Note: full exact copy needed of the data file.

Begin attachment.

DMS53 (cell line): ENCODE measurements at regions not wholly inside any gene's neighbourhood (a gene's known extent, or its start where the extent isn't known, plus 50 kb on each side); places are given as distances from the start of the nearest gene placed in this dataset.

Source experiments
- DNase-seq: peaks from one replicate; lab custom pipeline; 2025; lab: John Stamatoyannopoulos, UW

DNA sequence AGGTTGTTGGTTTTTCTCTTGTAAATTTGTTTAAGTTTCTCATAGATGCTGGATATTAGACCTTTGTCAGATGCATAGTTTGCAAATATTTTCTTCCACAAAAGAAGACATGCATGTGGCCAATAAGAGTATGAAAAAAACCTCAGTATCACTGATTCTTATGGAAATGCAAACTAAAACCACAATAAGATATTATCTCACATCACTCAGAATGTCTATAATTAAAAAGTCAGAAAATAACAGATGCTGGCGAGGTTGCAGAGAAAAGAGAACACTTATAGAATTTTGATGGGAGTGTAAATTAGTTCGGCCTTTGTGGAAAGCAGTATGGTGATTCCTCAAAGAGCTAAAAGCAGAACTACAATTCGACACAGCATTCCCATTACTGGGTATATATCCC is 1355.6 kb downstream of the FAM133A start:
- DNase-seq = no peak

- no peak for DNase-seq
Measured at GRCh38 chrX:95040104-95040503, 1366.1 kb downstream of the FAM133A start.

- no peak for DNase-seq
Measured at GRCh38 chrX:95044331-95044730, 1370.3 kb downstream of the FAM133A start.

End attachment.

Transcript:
DMS53 (cell line): ENCODE measurements at regions not wholly inside any gene's neighbourhood (a gene's known extent, or its start where the extent isn't known, plus 50 kb on each side); places are given as distances from the start of the nearest gene placed in this dataset.

Source experiments
- DNase-seq: peaks from one replicate; lab custom pipeline; 2025; lab: John Stamatoyannopoulos, UW

DNA sequence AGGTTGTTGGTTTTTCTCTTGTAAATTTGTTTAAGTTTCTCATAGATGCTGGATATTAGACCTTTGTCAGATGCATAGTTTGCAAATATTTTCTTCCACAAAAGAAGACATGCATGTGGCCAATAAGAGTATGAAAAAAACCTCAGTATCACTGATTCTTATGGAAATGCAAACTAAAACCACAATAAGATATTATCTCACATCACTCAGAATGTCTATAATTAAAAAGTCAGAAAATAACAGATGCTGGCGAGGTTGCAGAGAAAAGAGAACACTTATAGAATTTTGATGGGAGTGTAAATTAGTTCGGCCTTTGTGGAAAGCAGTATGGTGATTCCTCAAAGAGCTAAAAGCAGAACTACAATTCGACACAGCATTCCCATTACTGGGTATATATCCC is 1355.6 kb downstream of the FAM133A start:
- DNase-seq = no peak

- no peak for DNase-seq
Measured at GRCh38 chrX:95040104-95040503, 1366.1 kb downstream of the FAM133A start.

- no peak for DNase-seq
Measured at GRCh38 chrX:95044331-95044730, 1370.3 kb downstream of the FAM133A start.